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Musicians Corner / Story Behind the Song
 

THE CITY HARMONIC HEART: ON BEING, AND BECOMING, HUMAN.

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THE CITY HARMONIC HEART: ON BEING, AND BECOMING, HUMAN.
Contributor Two Contributor Two

“The heart is like Pandora’s box, with just a crack it’s opened up to beat anew when all is lost, to run, crawl, come home...”
—from HEART, “Here & There”

 

You’ve seen the image in a hundred different places: Leonardo Da Vinci’s Vitruvian Man, the perfectly proportional specimen of mankind, his arms outstretched in both a circle—symbol of the divine—and a square—representing the physical world. Philosophers, theologians and scholars have long devoured Da Vinci’s copious notes—along with those of Vitruvius, the architect on whose ideas Da Vinci built his drawing—to unpack the measure of a man and what it means to be fully human.

 

For Christians, the question requires a more crystallized focus: what does it mean to be fully human in light of what Christ—the only human to literally square the circle—has done?

 

Set for release on September 3, Juno Award-winning band The City Harmonic reveals its eagerly anticipated, full-length sophomore release, HEART, a full-circle progression of its critically acclaimed debut, I Have A Dream (It Feels Like Home). This album—underscored by the cinematic and communal aesthetic so prominent in all The City Harmonic’s music—shifts from the dream of what could and should be to the complexities of how fragile, broken humans follow the true humanity of Christ’s example in the world.

 

It makes imperfect sense that these young men—vocalist/songwriter and pianist Elias Dummer, bassist Eric Fusilier, guitarist Aaron Powell and drummer Josh Vanderlaan—would look inward for this effort. After all, in the past two years, life has hit them square on. They went from working day jobs to recording and touring full time. Aaron had his first child. Josh got married. Elias had his fourth child. And on top of all the usual struggles that might accompany such huge life changes, Eric was diagnosed with cancer. In a sense, life set the context for them.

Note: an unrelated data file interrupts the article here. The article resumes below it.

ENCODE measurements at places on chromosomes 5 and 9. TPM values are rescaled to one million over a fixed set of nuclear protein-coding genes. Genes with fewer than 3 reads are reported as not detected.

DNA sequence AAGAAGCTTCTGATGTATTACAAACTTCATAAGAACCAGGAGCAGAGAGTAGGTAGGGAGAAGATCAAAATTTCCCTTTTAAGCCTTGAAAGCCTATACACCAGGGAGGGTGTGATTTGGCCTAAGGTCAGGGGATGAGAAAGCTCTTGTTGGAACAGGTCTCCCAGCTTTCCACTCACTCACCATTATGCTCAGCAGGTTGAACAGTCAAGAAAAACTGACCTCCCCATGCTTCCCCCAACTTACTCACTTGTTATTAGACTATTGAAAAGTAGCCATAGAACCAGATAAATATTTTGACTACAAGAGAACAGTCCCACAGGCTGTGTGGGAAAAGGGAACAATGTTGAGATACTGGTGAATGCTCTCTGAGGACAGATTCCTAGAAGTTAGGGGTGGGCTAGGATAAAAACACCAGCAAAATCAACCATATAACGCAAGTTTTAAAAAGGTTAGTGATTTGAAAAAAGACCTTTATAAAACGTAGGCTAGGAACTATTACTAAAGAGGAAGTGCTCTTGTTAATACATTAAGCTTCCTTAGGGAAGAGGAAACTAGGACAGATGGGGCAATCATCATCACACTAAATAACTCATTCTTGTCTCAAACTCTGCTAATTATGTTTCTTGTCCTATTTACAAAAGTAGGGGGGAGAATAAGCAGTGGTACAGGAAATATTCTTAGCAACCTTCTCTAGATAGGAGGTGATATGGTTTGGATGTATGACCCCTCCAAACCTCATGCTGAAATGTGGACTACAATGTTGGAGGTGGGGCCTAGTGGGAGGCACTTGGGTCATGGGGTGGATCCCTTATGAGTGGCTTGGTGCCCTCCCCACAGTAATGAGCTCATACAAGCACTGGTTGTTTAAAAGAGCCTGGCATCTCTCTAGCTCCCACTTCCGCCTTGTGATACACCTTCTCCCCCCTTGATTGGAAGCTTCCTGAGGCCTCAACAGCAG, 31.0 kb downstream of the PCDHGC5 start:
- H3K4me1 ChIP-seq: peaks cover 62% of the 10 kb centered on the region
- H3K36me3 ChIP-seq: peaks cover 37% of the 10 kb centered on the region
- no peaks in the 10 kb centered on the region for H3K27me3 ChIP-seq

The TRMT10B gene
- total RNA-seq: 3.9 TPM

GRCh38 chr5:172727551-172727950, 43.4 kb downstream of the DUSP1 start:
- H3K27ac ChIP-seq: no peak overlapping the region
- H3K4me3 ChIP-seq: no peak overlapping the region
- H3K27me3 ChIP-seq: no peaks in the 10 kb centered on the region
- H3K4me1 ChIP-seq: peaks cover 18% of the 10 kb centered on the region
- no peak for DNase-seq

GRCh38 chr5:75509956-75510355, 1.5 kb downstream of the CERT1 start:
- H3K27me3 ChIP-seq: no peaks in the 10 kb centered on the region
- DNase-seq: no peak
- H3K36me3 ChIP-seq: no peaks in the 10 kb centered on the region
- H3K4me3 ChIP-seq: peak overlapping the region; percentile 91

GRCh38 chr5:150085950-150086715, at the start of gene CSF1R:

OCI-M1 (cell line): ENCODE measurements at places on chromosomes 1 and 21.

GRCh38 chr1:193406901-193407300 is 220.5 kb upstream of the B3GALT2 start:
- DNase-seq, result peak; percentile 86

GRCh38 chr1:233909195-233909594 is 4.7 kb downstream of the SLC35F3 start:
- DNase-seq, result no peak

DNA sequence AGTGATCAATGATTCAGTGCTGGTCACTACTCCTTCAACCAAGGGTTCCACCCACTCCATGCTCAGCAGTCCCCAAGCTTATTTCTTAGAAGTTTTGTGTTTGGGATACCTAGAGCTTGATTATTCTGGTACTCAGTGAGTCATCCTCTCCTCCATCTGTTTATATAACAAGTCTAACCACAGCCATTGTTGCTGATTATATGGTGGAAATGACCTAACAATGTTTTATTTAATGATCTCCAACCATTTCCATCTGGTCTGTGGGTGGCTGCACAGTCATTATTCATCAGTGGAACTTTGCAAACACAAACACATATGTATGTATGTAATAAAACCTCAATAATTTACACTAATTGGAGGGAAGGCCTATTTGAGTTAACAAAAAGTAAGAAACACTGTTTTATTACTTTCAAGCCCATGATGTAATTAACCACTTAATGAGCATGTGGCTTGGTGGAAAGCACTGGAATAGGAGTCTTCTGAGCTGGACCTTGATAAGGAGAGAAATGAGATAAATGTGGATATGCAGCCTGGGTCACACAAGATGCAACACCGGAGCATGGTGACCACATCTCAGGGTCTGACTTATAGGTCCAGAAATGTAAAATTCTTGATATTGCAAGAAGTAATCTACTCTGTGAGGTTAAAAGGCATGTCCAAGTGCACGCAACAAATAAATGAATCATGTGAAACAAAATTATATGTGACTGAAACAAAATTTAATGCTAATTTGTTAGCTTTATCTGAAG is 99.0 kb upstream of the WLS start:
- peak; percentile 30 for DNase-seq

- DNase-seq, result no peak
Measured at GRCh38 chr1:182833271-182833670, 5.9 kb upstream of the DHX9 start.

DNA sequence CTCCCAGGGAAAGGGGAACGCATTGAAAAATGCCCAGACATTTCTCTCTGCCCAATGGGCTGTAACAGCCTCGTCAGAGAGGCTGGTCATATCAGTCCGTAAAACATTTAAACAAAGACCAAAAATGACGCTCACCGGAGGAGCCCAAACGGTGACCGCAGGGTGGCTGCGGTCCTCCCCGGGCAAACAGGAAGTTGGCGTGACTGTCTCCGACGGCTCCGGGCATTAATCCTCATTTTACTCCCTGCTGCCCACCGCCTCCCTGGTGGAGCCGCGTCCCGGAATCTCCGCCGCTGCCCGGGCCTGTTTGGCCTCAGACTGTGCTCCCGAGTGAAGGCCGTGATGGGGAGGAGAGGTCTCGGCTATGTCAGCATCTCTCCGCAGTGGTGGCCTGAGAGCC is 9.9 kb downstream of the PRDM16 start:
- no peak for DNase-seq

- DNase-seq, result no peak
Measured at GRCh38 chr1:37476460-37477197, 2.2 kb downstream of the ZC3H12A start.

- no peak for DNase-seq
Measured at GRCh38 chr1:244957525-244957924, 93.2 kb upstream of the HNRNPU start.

“With all this sort of real life stuff going on, we set out to write an album ‘on being, and becoming, human,” Elias explains. “But in a way it’s about image bearing. By that I mean that yes, we’re human… and the Bible tells us that we’re made in the image of God and each and every human has an inherited dignity as a result. But there’s more to it than that … God made this universe around us and often refers to the cosmos as a temple. I mean f you stop and think about the role an ‘image’ or ‘statue’ might play in a temple, you begin to see that we humans have quite a role to play. Whatever our present circumstances, the biggest challenge before us is to recognize that in Christ we’ve been given the responsibility and capacity to become like Him in a way, and as we do, we are becoming exactly the kind of humans we were meant to be from the beginning.

 

Co-produced by The City Harmonic and Jared Fox, HEART begins where I Have A Dream’s “Holy Wedding Day” ends, with “Here & There,” a sweeping, theatrical metaphor for the entire album. “Here I am, a finite being, juxtaposed against the eternality of Christ, who talks about living in our dying,” Elias says, “and here we are dying everyday, a little further along than the day before...Whatever comes, we are not called to a life free from suffering, we are called to something bigger than ourselves. We are called to Christ.”

 

“Discipleship isn’t simply adding knowledge to our lives,” Elias adds, “but it’s to become increasingly more like the human example we’ve been given – to become ‘little Christs,’ and carry our cross through the mud and mire of a broken world in the knowledge that by the grace of God we arise brand new.”

 

For Eric, HEART represents something bigger than just another album. Something much bigger. “It’s always been a dream of mine to be in a band, to write/say something that matters to people in a spiritual sense,” he says. “But this time it was hugely important to me to get it right; to express the raw, gutteral frustration, pain and suffering I’ve experienced, and that people around the globe have experienced even more than me, and to give some kind of hope in the midst of it. I love that it’s called HEART and that it celebrates the joys and sorrows of life. It’s exactly what we needed to write... a beautiful, raw expression of life.”

 


 

For more information, visit www.thecityharmonic.com.

 

 

 

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